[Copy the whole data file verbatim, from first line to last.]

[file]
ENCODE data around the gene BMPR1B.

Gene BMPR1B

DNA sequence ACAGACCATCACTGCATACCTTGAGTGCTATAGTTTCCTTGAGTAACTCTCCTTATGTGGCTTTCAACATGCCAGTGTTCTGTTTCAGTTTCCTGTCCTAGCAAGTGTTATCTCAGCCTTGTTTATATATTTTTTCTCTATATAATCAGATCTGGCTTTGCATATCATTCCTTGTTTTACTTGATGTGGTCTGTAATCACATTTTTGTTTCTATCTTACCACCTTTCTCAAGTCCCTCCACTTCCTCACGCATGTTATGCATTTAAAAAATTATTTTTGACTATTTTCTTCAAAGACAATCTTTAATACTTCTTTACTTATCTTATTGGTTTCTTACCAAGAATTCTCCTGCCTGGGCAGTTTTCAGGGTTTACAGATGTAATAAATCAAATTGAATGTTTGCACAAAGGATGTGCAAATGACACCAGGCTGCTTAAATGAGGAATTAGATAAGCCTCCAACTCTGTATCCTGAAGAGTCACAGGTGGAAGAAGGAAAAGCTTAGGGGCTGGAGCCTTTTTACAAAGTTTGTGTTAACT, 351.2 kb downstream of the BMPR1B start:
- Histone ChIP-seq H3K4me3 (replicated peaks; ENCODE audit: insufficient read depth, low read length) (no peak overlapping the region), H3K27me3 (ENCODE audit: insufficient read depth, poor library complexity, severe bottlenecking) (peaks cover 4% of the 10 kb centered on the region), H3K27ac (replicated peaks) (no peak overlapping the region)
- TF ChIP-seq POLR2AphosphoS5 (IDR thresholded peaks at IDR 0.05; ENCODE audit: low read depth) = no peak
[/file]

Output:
ENCODE data around the gene BMPR1B.

Gene BMPR1B

DNA sequence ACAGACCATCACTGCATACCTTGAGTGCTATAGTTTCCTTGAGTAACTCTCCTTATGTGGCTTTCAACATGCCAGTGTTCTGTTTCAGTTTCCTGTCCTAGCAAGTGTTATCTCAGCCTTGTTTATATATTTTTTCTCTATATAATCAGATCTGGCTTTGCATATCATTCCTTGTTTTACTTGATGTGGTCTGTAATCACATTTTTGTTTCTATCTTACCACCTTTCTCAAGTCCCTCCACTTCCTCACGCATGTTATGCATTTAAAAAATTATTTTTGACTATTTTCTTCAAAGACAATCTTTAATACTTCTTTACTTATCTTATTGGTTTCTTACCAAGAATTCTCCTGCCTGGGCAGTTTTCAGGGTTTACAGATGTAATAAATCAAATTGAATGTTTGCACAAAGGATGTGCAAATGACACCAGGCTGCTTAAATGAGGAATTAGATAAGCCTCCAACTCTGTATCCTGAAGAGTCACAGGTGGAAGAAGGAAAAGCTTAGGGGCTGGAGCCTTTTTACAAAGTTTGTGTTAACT, 351.2 kb downstream of the BMPR1B start:
- Histone ChIP-seq H3K4me3 (replicated peaks; ENCODE audit: insufficient read depth, low read length) (no peak overlapping the region), H3K27me3 (ENCODE audit: insufficient read depth, poor library complexity, severe bottlenecking) (peaks cover 4% of the 10 kb centered on the region), H3K27ac (replicated peaks) (no peak overlapping the region)
- TF ChIP-seq POLR2AphosphoS5 (IDR thresholded peaks at IDR 0.05; ENCODE audit: low read depth) = no peak